Political Commentary or Propaganda?

Columnist Armstrong Williams will repay the $34,000 dollars of the $240,000 he received from the government to produce ads promoting Bush's No Child Left Behind plan. Williams maintains that he committed no wrongdoing. The case itself was brought on the basis that Williams was overpaid for the production of the ads; it does not question the legality or ethics of his being paid to promote Bush's agenda.

In the 2003 agreement, Williams was paid to produce ads for Bush's education plan. This in and of itself, although arguably a conflict of interests, could be viewed as acceptable. Yet, according to an article in USA TODAY, the agreement also required him to promote the No Child Left Behind law in his syndicated TV and radio shows and newspaper column. According to the USA TODAY article,

Williams has long contended that he did nothing illegal. "There's nothing to hide," he said. The $240,000 deal, he said, paid him only to produce the ads. His company ultimately produced one radio ad and one TV ad before the contract was suspended.

But what of his promotion of the law in his TV and radio shows and his syndicated newspaper column? According to USA TODAY,

Williams said his only offense was writing about NCLB in his syndicated column without mentioning the contract to Tribune Media Services. He lost the column after USA TODAY disclosed the deal in January 2005.

Can it be argued, that as a columnist, it would be permissible for Williams to sustain profit from supporting a political agenda? Opinion plays a strong role in the work of columnists, and impartiality on the part of a columnist is a non-sequitor, unlike reporters. Therefore, one would not expect a columnist to avoid personal opinion or agendas in his or her writing. However, actually being on the pay role of the institution the columnist is supporting shifts their work from opinion to propaganda or blatant advertising. Although Williams said he never planned to support the law covertly, even supporting it overtly while being paid to do so damages his credibility.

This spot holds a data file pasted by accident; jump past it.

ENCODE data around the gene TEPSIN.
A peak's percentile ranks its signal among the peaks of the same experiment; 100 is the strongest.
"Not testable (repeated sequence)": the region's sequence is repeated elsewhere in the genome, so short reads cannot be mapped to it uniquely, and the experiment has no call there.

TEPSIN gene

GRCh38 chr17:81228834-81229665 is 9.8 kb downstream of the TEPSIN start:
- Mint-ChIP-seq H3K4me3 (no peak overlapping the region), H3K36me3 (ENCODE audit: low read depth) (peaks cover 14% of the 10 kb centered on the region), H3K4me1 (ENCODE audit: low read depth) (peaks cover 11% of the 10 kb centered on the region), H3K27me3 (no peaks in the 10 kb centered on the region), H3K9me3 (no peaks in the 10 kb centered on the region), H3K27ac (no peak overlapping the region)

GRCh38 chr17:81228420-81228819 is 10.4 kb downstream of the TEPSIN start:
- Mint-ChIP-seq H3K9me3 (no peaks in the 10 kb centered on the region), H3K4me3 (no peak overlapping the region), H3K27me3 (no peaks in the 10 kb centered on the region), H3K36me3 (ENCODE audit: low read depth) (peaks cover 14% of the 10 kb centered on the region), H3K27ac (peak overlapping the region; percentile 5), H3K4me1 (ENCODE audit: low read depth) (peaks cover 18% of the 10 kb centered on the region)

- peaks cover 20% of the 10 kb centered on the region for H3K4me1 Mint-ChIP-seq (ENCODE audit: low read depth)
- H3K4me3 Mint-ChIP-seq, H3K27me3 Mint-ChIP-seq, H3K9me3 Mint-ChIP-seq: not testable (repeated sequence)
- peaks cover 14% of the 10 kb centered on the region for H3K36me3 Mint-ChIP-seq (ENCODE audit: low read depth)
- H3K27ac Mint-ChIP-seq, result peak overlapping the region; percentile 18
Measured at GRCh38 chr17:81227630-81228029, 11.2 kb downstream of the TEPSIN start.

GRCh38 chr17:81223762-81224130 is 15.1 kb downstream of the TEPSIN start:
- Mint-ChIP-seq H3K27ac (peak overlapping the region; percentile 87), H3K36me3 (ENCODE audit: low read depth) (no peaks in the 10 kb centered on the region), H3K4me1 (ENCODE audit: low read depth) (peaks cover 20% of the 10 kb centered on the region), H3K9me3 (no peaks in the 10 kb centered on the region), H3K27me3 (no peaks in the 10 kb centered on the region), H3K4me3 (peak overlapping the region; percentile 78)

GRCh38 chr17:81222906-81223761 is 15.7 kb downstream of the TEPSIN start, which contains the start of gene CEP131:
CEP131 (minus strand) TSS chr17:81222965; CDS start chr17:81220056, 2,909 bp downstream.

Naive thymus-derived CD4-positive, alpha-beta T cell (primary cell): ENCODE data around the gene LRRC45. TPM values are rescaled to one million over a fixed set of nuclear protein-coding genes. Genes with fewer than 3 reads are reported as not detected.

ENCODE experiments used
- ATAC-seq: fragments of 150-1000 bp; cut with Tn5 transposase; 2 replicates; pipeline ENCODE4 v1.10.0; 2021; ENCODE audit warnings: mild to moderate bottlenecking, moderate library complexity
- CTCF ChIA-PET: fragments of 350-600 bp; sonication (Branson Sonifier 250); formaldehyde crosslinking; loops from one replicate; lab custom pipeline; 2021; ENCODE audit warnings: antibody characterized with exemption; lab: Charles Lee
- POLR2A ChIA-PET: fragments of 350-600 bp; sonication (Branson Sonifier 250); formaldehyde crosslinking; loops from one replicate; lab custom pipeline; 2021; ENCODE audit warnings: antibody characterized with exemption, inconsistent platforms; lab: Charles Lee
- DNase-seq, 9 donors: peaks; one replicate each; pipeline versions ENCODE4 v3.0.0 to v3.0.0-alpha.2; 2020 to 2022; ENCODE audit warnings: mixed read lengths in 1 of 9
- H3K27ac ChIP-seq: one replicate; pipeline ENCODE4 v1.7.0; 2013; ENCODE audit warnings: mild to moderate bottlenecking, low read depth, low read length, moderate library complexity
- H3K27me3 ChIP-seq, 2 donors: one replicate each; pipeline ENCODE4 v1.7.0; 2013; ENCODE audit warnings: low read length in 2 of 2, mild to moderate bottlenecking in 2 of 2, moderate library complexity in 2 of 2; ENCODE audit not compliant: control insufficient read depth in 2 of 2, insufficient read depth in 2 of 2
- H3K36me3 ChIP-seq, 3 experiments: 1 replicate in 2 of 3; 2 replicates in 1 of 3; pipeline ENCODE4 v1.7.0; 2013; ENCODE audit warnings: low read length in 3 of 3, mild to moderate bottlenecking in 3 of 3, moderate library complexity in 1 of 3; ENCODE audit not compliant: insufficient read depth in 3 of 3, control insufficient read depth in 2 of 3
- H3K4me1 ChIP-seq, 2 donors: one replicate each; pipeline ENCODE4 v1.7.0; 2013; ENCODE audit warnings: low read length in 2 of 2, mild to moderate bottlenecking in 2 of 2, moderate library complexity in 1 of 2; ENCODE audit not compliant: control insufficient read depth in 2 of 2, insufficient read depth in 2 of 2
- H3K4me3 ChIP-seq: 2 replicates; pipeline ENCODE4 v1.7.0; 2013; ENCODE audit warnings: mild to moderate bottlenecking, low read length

Although the public does not look to columnists in the same was as they do reporters in respect to impartiality, they do look to this sort of media for informed opinions. By accepting payment to support a certain standpoint or law, the journalist is no longer sharing their own opinion, but becomes merely a mouthpiece for government or industry. That Williams lost his syndicated newspaper column after the deal was disclosed, speaks to this effect. It can be argued that since Williams is a conservative commentator, this sort of relationship with the government he supports is acceptable. However, in his role in the media, Williams' opinions, however allegiant to the current administration, should not be determined by financial compensation. Although no one expects columnists to be fair or balanced in their writing, one should expect their opinions to be born from sincere belief rather than monetary gain.

Recent comments



Syndicate content